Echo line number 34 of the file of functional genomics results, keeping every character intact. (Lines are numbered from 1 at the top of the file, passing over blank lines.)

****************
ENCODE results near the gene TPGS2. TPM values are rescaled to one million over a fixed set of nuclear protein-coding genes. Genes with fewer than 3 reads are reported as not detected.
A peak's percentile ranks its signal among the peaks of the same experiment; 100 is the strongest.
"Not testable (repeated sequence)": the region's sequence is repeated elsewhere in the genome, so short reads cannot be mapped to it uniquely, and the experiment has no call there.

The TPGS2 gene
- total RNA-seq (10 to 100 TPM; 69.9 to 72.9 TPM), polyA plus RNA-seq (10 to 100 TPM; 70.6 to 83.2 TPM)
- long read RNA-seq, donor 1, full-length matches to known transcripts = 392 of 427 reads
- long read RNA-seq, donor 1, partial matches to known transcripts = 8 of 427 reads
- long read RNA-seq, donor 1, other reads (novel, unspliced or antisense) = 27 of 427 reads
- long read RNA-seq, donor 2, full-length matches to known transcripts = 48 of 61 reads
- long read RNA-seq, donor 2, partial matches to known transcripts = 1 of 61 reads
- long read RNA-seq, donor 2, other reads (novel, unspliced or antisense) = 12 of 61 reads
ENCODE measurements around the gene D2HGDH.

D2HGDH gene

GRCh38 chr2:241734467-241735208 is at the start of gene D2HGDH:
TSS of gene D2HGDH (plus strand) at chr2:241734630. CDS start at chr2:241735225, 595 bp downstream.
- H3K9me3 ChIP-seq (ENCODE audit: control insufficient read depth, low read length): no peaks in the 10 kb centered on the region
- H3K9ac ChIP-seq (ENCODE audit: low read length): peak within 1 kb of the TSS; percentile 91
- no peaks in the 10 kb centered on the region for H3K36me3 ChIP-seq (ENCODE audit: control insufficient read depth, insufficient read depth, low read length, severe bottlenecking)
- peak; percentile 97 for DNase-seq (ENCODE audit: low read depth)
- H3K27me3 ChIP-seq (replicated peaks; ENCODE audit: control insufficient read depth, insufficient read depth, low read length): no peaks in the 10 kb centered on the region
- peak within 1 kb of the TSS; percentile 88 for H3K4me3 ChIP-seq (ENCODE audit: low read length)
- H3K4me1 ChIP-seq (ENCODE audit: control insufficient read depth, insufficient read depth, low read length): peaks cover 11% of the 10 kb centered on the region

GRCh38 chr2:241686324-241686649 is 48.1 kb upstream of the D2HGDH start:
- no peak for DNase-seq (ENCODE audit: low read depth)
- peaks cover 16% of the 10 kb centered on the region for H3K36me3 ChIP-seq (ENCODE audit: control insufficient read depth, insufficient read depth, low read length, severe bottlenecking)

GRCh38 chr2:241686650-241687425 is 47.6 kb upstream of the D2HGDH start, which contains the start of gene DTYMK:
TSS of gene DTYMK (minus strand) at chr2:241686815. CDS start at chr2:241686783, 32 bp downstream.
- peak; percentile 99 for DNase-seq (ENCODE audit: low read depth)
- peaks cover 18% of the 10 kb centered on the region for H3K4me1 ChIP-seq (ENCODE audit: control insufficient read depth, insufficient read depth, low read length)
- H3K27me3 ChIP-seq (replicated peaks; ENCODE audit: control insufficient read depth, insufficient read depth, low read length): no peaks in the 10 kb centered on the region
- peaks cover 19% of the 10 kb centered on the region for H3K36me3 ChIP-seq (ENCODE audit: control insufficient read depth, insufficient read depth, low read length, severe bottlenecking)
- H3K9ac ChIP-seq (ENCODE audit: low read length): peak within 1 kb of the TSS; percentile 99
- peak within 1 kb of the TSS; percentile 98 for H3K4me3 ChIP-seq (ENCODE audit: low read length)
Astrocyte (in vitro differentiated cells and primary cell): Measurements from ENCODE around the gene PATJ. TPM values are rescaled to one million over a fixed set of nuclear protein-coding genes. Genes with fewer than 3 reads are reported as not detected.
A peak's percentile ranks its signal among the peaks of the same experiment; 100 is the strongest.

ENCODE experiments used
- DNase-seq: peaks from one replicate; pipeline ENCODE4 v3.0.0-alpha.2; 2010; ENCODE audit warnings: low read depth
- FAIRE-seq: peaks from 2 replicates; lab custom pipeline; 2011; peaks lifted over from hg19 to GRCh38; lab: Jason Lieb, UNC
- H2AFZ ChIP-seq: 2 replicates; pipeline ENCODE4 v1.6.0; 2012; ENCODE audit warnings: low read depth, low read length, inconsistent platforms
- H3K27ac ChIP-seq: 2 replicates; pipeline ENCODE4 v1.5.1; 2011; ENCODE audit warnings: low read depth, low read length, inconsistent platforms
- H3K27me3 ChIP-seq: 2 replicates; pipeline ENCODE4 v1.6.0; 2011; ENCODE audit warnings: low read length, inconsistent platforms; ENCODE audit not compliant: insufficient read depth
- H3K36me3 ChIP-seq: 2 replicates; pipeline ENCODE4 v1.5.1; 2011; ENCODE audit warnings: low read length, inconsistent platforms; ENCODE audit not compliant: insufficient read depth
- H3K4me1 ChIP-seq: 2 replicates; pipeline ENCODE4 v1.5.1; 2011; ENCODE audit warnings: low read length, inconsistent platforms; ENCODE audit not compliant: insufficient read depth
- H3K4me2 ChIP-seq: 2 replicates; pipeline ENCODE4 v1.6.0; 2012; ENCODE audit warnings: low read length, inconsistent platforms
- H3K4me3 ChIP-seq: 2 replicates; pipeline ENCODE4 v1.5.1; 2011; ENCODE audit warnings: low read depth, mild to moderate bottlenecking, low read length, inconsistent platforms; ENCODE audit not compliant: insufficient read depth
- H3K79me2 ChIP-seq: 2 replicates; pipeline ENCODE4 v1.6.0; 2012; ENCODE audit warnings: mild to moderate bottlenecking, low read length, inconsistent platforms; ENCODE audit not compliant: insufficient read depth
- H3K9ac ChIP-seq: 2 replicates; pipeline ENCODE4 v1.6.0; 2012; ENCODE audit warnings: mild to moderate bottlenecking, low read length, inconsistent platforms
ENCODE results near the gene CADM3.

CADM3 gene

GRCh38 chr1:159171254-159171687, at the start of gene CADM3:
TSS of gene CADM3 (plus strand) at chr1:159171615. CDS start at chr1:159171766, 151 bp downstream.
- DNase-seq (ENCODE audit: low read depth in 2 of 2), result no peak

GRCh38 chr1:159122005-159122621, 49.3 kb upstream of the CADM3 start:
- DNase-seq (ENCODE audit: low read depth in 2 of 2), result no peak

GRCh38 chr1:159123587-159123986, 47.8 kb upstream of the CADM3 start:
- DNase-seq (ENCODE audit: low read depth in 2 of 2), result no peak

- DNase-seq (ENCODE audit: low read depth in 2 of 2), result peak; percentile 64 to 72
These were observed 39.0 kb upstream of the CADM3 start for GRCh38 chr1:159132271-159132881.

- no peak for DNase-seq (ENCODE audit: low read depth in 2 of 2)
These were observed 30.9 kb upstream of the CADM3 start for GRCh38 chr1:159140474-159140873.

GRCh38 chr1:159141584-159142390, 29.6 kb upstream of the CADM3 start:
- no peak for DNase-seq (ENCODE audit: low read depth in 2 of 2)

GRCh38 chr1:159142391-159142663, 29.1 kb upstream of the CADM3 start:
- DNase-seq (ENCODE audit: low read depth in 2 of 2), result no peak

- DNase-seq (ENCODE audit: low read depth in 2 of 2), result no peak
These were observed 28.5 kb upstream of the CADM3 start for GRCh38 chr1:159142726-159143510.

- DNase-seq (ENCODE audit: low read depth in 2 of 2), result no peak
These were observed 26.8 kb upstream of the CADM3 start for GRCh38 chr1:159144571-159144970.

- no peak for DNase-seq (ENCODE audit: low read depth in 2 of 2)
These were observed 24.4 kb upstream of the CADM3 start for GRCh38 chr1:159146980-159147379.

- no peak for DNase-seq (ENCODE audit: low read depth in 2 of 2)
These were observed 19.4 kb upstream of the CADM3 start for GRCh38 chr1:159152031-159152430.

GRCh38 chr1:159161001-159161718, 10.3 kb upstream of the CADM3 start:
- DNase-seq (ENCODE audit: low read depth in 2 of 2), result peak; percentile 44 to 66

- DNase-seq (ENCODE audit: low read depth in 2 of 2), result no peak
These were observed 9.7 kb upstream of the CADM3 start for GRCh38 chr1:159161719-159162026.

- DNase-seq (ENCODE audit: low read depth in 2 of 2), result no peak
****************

Astrocyte (in vitro differentiated cells and primary cell): Measurements from ENCODE around the gene PATJ. TPM values are rescaled to one million over a fixed set of nuclear protein-coding genes. Genes with fewer than 3 reads are reported as not detected.